Crypto scammers have been accessing a “cheap and easy” black market of individuals willing to put their name and face on fraudulent projects — all for the low price of $8.00, blockchain security firm CertiK has uncovered.
These individuals, described by CertiK as “Professional KYC actors,” would, in some cases, voluntarily become the verified face of a crypto project, gaining trust in the crypto community prior to an “insider hack or exit scam.”
Other uses of these Know Your Customers (KYC) actors include using their identities to open up bank or exchange accounts on behalf of the bad actors.
According to a Nov. 17 blog post, CertiK analysts were able to find over 20 underground marketplaces hosted on Telegram, Discord, mobile apps and gig websites to recruit KYC actors for as low as $8.00 for simple “gigs” like passing the KYC requirements “to open a bank or exchange account from a developing country.”
Pricier jobs involve the KYC actor putting their face and name on a fraudulent project. CertiK noted that most actors are seemingly exploited as they are based in developing countries “with an above-average concentration in South-East Asia” and paid around $20 or $30 per role.
Meanwhile, more complex requirements or verification processes could fetch an even higher asking price, particularly if the KYC actors are residents of countries considered a low money laundering risk.
Some roles paid up to $500 a week if an actor was to play the role of CEO for a malicious project but the KYC actor market was “marginal” compared to the market for already KYCed bank and crypto exchange accounts, according to CertiK.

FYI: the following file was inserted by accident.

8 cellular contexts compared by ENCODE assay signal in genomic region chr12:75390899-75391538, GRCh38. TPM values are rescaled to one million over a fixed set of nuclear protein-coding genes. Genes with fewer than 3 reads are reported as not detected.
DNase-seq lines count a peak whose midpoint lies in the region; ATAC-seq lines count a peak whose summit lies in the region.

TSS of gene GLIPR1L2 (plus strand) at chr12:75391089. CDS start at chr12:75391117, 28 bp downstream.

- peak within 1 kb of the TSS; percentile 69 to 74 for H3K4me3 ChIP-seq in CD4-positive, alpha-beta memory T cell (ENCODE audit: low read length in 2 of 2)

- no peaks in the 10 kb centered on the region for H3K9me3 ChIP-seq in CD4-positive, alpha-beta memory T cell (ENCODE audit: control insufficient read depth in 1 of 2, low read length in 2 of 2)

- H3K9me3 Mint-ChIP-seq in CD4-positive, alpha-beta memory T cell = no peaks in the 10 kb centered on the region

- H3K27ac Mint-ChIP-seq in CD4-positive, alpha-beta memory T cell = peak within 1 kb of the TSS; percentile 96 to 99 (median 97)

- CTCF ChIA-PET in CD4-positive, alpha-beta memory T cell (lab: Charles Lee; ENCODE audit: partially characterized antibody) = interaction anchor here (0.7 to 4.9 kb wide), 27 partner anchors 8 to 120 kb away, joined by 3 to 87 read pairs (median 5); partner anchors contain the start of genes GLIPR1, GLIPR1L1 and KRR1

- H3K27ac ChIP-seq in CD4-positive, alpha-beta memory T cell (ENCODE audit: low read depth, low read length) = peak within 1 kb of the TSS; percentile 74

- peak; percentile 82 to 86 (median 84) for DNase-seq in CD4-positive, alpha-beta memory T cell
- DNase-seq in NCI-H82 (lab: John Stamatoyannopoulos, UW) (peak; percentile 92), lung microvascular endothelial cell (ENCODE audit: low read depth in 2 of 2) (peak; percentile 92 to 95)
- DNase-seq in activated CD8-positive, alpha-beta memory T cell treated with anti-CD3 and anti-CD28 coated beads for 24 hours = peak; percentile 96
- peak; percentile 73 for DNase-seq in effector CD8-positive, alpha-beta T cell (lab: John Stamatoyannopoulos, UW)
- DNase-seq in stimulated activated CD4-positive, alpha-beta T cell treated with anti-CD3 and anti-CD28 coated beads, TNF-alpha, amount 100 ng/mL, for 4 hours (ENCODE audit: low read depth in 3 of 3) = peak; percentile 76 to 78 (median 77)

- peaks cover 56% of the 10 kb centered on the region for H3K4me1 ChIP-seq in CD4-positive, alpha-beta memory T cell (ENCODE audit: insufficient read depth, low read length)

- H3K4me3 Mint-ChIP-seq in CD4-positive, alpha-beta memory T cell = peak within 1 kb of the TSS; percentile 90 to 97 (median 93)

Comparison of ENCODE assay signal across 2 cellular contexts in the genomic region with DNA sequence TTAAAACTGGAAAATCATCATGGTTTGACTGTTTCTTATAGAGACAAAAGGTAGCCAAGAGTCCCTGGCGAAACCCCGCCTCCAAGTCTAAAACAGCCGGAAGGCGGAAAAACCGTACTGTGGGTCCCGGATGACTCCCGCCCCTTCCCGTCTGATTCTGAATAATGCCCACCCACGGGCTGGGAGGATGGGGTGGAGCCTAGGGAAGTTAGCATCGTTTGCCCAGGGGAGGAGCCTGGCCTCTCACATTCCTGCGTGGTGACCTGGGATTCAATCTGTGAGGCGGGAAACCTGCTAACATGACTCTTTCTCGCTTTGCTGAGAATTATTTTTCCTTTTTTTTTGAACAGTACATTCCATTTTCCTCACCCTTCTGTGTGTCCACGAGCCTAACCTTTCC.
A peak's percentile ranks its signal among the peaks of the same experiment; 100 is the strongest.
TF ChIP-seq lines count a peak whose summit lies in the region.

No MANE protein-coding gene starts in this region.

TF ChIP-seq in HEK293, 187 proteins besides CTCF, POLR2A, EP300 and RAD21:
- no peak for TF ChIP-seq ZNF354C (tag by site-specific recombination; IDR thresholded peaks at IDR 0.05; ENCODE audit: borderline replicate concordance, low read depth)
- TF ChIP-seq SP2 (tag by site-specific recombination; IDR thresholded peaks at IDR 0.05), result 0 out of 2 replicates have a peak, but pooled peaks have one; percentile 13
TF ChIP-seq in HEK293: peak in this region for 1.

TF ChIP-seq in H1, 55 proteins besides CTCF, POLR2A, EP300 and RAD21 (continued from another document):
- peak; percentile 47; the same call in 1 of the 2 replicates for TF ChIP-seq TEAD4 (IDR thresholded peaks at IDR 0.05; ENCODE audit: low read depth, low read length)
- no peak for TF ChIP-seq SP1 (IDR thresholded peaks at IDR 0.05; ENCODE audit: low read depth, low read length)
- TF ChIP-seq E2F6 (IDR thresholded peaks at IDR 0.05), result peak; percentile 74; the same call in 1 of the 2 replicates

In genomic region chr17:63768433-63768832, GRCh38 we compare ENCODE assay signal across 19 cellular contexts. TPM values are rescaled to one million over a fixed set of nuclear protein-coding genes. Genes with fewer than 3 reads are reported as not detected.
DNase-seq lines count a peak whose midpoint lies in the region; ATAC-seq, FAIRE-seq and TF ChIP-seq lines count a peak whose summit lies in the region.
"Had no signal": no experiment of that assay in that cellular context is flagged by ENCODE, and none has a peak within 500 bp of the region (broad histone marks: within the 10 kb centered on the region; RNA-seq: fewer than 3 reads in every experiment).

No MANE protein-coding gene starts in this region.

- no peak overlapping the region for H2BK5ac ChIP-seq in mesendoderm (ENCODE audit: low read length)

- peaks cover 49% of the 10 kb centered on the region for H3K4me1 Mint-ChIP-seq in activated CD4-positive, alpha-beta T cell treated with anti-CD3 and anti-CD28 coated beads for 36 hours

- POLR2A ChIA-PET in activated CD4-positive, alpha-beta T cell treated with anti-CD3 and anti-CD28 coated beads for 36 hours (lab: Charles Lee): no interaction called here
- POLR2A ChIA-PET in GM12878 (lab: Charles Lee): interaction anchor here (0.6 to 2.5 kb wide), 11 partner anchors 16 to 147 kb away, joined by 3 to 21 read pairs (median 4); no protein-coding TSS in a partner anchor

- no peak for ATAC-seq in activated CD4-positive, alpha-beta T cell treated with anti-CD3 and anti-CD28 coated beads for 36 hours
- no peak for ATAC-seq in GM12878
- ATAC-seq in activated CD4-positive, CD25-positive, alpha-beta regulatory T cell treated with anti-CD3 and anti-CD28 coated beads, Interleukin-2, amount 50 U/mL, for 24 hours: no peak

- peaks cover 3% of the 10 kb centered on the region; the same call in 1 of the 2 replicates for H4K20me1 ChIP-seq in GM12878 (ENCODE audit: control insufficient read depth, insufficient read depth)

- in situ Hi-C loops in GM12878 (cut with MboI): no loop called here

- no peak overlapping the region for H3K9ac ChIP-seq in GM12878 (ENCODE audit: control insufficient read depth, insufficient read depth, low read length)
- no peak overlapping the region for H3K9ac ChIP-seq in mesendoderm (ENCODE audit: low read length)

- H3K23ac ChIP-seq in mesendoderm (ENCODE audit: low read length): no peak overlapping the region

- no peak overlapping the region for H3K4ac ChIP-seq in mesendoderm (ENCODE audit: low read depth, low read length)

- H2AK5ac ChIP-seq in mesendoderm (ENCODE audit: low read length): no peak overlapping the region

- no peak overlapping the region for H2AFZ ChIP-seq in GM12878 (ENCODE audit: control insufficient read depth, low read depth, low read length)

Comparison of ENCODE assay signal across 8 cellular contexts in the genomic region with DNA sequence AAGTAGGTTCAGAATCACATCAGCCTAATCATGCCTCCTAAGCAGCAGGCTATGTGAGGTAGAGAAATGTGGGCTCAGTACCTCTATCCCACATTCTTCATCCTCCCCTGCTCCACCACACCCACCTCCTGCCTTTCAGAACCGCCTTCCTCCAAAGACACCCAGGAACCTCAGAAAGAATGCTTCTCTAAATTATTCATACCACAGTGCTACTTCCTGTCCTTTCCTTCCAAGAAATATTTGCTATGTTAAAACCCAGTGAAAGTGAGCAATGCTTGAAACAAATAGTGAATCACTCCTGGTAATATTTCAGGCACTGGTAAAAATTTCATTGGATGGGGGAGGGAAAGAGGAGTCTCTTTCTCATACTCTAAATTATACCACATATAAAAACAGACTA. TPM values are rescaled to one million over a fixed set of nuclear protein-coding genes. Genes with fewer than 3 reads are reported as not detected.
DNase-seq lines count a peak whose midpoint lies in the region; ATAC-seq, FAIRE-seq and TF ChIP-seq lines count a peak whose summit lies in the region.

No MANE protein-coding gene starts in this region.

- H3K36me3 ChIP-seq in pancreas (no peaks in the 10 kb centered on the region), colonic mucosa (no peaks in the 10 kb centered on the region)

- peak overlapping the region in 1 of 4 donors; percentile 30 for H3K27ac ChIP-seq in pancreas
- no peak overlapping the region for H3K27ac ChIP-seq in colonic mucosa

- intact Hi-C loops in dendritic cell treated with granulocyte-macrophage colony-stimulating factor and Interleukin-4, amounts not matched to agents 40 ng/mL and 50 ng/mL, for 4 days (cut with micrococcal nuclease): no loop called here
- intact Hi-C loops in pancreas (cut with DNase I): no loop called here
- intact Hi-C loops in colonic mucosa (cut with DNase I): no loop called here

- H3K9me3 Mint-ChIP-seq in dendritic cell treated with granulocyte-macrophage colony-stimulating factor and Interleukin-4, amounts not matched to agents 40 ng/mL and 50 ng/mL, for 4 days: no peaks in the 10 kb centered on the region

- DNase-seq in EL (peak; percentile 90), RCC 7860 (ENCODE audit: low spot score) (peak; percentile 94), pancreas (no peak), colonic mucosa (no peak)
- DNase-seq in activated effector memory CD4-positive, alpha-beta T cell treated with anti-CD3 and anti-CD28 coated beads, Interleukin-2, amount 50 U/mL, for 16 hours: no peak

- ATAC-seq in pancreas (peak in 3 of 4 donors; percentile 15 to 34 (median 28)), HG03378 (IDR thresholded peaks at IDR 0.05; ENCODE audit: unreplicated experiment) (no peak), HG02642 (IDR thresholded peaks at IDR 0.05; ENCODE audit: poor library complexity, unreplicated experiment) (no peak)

Crypto to fiat — or vice-versa — conversions were also cited as a significant percentage of the transactions seen on these marketplaces with CertiK calculating that more than 500,000 members in marketplace sizes ranging from 4,000 to 300,000 were buyers and sellers on these black markets.
CertiK warned that over 40 websites claiming to vet crypto projects and offer “KYC badges” are “worthless,” as the services are “too superficial to detect fraud or simply too amateur to detect insider threats.”
They added the teams behind these websites are “missing the needed “investigation methodology, training, and experience,” meaning these badges are then leveraged by scammers to mislead the community and investors.
That being said, the industry has been working hard and is gaining ground in its fight against crypto scammers. A tool released in October by traditional finance giant Mastercard combines artificial intelligence and blockchain data to help find and prevent fraud.
Contrary to popular belief, the open nature of blockchain transactions means it’s harder for fraudsters to hide the movement of funds. Another recent example has been the work of French authorities using on-chain analysis to find and charge five people who stole nonfungible tokens (NFT) through a phishing scam.